Or maybe not. Maybe she became a photographer before that, because by the time she’s in Harrisonburg, Virginia, she’s running a photography studio with another woman, a woman who is only identified as “Miss Smith.”
Specifically, the notices say that the Misses Strayer and Smith — that’s Misses as in M I S S E S – the Misses Strayer and Smith run the studio in Harrisonburg, Virginia from 1905-1905.
There’s a social note in the newspaper that says that that Miss Eva Strayer, the one of the firm Strayer and Smith, has a friend from Wabash, Indiana who comes to visit in 1905.
And that to me is a clue that this is the same Eva B. Strayer that we’re tracking from Huntington, Indiana, because that Eva B. Strayer was born in Wabash County, Indiana, so I think that there could be a connection there.
Well that’s 1905. But then for the next decade the evidence is a bit spotty:
There’s a photographer named Eva B. Strayer who is working in upstate New York around 1907.
There’s a photographer named Eva B. Strayer who’s working in Jacksonville, Florida in 1909.
Is that the same woman? Or is it another photographer – or another two photographers — who are also named Eva B. Strayer?
I’m not sure.
But I am sure in 1913, when we run across a yearbook ad that advertises a studio run by the Misses — again, M i S S E S — the Misses Strayer, Dey, and Fawley.
This studio in Martinsburg, West Virginia. It’s active from 1913 through 1915.
And according to the Martinsburg, West Virginia city directories that survive, Eva B. Strayer is the Strayer in the firm Strayer, Dey, and Fawley.
After that, in 1917-1918, there’s an Eva B. Strayer running something called the Crows studio in Norfolk, Virginia.
And I think both of those people – the one in West Virginia and the one in Norfolk, Virginia — are the same Eva B. Strayer that we’re tracking, because in both cases the Eva B. Strayer who is associated with those firms is either visited by or visits her mother and father, Mr and Mrs W. H. Strayer.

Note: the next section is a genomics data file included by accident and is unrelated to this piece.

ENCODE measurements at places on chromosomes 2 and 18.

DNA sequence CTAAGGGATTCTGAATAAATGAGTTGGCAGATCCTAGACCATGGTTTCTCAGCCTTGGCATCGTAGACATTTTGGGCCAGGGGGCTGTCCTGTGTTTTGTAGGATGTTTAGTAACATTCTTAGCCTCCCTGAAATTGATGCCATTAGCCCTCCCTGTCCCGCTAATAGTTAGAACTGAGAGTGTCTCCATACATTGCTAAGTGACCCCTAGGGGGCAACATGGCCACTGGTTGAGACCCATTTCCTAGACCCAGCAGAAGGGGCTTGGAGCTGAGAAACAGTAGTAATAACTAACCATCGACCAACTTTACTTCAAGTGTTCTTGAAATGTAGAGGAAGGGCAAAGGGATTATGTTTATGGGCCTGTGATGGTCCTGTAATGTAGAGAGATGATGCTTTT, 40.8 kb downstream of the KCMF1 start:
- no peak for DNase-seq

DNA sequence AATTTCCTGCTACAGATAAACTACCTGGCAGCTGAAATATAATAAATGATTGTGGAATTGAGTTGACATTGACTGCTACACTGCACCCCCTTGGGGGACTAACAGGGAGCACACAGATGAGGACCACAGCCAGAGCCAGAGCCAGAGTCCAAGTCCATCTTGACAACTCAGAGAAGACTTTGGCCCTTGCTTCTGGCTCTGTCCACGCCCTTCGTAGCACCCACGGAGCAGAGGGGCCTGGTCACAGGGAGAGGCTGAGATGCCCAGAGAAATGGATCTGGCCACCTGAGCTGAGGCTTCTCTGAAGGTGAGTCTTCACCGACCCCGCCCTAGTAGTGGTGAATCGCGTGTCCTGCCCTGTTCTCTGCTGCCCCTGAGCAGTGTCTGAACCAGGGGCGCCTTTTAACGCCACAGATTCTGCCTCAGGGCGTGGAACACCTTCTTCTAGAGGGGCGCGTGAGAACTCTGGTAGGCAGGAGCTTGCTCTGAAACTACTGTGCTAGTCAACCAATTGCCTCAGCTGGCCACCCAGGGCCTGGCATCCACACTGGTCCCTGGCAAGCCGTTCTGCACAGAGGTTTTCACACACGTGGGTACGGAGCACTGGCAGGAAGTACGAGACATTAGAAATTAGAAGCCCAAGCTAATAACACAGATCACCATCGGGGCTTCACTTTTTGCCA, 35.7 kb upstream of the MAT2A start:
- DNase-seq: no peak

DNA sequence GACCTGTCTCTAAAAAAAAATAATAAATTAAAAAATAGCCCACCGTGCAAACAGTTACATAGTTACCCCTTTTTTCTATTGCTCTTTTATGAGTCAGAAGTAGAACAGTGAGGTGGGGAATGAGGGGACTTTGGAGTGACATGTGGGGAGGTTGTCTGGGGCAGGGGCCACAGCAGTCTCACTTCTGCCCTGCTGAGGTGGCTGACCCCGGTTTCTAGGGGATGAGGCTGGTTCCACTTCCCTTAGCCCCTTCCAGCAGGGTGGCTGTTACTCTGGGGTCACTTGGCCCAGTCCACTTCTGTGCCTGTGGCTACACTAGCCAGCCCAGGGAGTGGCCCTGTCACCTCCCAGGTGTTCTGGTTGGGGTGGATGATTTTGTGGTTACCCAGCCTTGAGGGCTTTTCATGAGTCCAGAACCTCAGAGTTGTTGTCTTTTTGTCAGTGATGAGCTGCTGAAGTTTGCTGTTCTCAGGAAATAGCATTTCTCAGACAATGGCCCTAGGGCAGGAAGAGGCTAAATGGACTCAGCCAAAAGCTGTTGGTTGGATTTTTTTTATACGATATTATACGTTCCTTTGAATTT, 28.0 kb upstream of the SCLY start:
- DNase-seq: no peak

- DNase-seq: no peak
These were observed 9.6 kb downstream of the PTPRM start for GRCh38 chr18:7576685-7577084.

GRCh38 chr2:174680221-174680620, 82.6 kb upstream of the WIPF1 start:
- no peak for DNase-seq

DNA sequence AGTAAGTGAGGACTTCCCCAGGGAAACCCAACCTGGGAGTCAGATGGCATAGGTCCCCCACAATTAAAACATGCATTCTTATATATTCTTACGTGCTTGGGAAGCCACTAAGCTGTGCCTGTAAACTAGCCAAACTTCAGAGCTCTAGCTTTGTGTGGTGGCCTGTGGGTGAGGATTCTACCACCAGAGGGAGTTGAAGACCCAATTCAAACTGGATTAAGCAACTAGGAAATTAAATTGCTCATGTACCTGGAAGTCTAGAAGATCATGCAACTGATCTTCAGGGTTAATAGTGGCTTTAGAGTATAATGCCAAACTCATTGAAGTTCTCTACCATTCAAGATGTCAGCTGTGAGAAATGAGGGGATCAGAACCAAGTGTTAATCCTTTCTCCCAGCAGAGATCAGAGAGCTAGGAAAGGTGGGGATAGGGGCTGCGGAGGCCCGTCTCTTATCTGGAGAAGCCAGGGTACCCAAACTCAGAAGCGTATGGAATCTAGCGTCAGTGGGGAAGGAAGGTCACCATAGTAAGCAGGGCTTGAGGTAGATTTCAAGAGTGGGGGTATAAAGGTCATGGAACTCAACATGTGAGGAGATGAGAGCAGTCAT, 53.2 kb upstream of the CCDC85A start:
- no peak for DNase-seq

As I said, that was going to become important to know that those were her parents, because this gives us a clue that it is likely that Eva B. Strayer, the one that we know was in Huntington, Indiana later on, well, we know that she is earlier likely to have been at least in West Virginia and Virginia.
But that also means that she’s kind of popping up all over the place during the 20 year period between 1900 and when we know she’s in South Bend, Indiana in 1920.
That’s really unusual; I would not have expected someone to be bopping all over the place, popping up for a year or two at a time, running a studio and then going back and working for someone else, and then running her own studio again, and going back and working for someone else again.
You don’t usually find quite such variation but that seems to be the case with Eva B. Strayer.
Now, there’s another reason that I’m really certain that Martinsburg, West Virginia one is that right Eva B. Strayer.
I mean, that’s the Eva B. Strayer who is the partner in the firm Strayer, Dey and Fawley.
Thanks to message boards on ancestry.com, I actually tracked down someone whose grandmother was apparently a friend of Eva B. Strayer there in Huntington.
And the person on ancestry.com, Jim, happened to have two photographs of her.